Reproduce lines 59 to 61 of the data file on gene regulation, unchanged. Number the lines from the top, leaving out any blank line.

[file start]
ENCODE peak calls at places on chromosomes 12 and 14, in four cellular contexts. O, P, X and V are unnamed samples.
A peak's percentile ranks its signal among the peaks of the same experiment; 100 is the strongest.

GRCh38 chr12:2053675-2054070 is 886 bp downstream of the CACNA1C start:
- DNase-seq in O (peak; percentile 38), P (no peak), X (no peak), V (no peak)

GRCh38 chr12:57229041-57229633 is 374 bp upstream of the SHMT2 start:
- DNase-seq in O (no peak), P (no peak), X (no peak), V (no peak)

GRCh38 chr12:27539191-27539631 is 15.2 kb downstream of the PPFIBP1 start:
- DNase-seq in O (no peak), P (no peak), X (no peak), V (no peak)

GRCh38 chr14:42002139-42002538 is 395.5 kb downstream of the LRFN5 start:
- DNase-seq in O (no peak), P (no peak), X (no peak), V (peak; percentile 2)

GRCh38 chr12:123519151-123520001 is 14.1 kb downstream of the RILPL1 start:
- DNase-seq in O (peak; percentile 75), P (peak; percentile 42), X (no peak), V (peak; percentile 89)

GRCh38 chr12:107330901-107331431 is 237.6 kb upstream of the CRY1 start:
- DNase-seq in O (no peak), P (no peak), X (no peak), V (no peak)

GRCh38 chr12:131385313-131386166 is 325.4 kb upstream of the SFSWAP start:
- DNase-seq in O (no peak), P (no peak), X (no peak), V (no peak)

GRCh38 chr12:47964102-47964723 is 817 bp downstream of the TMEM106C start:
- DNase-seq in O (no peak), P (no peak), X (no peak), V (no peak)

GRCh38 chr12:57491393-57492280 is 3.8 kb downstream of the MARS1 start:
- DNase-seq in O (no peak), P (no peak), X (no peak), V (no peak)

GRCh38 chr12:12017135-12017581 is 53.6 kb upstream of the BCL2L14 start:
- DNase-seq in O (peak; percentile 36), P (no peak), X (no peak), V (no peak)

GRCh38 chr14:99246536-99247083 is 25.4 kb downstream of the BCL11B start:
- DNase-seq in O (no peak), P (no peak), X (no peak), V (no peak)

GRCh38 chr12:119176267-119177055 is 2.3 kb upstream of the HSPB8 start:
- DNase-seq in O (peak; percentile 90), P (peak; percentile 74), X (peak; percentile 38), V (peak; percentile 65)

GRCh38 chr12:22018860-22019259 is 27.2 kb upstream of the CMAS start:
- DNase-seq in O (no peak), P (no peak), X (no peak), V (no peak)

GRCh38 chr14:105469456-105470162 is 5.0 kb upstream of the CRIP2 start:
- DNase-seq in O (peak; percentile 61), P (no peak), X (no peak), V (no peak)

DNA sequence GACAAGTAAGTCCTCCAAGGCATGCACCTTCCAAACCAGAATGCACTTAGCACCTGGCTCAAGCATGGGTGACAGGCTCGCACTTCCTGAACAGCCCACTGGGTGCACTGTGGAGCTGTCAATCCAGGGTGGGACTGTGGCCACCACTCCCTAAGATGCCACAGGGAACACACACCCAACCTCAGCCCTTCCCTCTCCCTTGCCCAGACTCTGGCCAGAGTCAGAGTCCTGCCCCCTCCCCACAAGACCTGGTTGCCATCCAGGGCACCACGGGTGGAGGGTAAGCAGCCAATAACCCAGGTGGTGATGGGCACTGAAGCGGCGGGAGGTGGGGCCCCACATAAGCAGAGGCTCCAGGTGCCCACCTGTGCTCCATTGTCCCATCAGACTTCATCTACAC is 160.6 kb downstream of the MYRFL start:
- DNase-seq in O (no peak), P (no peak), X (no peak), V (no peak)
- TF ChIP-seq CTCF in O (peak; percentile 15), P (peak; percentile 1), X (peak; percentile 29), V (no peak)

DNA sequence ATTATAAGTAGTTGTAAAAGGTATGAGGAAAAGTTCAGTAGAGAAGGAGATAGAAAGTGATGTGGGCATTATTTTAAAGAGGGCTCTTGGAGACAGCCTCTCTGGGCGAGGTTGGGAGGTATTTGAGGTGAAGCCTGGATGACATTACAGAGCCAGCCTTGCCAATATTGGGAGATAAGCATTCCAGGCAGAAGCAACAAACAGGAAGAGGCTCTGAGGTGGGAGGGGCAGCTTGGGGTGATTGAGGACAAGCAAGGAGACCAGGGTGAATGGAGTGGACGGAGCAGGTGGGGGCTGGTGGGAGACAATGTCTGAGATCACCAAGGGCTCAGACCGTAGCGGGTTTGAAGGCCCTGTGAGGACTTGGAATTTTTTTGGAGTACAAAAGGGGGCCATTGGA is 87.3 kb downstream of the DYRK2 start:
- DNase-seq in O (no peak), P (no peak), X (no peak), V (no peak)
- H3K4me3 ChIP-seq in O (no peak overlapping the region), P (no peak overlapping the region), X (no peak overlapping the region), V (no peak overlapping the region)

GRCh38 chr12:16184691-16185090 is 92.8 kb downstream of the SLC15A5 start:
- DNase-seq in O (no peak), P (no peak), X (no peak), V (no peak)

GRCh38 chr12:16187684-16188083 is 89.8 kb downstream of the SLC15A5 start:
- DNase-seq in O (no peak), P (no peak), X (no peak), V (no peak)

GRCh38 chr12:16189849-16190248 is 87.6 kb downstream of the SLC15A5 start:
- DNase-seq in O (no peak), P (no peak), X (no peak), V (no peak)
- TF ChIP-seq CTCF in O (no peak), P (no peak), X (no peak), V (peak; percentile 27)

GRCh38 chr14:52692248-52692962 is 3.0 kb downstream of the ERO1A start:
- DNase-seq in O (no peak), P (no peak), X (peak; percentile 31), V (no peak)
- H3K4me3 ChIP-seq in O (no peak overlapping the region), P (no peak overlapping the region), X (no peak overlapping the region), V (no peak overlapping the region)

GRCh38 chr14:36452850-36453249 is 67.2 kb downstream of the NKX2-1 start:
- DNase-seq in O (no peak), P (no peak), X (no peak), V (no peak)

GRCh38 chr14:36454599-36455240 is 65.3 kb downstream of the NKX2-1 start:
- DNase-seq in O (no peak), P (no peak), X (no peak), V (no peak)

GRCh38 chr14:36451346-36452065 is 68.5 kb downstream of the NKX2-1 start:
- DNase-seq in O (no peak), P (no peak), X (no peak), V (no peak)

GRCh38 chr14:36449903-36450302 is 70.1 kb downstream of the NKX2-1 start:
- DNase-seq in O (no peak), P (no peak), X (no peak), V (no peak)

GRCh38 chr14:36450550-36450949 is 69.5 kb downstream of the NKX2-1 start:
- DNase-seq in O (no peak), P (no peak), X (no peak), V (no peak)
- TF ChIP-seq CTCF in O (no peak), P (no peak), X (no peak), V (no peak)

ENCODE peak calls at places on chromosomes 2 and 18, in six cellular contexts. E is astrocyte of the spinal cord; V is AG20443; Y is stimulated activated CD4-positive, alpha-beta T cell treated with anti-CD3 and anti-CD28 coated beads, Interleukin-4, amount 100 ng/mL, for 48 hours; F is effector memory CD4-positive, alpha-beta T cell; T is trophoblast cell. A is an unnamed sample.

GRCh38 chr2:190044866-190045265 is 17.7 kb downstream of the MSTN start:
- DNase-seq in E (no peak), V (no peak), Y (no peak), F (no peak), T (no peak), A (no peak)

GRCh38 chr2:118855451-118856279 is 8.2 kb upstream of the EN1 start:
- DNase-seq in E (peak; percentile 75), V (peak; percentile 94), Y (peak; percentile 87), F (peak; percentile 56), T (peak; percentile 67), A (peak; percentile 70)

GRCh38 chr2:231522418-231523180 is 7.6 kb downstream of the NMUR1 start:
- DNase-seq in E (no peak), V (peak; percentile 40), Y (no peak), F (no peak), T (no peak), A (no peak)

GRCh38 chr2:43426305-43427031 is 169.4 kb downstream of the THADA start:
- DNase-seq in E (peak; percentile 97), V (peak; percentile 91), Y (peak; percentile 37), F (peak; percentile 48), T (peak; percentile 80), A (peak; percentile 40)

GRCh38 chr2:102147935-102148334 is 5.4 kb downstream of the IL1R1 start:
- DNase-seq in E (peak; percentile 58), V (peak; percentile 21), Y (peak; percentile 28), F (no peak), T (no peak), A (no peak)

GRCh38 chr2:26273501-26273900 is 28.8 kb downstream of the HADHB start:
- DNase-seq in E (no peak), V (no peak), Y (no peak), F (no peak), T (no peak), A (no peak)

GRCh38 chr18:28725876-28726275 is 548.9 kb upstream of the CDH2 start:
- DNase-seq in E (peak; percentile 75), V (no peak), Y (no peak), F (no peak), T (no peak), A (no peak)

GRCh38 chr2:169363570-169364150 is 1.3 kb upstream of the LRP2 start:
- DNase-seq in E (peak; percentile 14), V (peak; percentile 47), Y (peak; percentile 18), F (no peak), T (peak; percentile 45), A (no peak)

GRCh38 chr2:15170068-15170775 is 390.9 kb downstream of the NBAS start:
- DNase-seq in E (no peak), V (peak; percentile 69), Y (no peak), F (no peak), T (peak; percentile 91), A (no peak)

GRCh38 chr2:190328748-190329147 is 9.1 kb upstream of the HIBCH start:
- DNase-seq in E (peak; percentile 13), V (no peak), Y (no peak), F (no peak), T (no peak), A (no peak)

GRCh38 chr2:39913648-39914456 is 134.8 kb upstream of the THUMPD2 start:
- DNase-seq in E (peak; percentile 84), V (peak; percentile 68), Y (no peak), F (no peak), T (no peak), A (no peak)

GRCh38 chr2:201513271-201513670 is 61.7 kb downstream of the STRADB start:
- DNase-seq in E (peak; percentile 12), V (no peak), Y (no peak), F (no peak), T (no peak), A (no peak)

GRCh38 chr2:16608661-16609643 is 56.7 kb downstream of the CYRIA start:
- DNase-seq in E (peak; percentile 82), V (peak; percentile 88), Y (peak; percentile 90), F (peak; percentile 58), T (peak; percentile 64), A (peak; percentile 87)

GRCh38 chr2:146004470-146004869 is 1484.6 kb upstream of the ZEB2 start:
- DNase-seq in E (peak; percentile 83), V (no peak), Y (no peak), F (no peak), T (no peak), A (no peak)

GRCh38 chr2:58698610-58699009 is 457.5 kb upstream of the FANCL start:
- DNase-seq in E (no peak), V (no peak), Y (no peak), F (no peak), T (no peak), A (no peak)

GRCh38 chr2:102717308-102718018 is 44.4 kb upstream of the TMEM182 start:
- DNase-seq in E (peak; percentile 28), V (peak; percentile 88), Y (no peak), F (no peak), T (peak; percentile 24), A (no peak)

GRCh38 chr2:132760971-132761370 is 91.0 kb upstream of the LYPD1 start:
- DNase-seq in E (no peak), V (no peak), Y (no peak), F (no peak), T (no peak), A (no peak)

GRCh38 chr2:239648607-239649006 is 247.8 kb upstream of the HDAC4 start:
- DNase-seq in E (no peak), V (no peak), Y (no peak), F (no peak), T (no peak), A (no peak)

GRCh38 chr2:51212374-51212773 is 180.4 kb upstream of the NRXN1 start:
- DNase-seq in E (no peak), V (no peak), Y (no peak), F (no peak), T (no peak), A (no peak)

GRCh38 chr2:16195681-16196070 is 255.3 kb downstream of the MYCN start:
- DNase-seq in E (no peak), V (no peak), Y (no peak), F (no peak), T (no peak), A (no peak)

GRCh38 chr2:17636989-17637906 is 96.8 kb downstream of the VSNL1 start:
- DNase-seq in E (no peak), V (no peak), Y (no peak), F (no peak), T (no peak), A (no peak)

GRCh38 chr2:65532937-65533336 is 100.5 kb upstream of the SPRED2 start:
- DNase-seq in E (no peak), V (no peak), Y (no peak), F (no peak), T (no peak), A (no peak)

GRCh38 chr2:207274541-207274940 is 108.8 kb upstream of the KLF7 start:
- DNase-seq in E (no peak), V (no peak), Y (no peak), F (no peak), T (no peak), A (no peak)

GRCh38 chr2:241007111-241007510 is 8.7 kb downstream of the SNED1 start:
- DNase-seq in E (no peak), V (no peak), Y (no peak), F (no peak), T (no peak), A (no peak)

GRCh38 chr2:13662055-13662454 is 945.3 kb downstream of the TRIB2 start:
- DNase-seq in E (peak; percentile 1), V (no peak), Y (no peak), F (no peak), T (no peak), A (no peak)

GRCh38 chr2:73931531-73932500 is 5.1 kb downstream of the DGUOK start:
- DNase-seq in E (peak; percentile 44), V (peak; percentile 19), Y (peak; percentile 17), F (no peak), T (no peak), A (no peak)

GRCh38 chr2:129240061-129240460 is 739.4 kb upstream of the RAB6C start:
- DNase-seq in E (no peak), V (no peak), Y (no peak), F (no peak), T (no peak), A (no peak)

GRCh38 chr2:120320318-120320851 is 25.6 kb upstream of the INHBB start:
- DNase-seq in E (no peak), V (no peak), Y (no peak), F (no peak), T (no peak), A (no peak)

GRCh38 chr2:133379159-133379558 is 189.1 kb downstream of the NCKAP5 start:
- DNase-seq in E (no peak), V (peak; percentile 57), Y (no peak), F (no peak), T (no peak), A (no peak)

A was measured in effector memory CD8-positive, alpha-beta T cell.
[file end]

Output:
GRCh38 chr2:190044866-190045265 is 17.7 kb downstream of the MSTN start:
- DNase-seq in E (no peak), V (no peak), Y (no peak), F (no peak), T (no peak), A (no peak)

GRCh38 chr2:118855451-118856279 is 8.2 kb upstream of the EN1 start: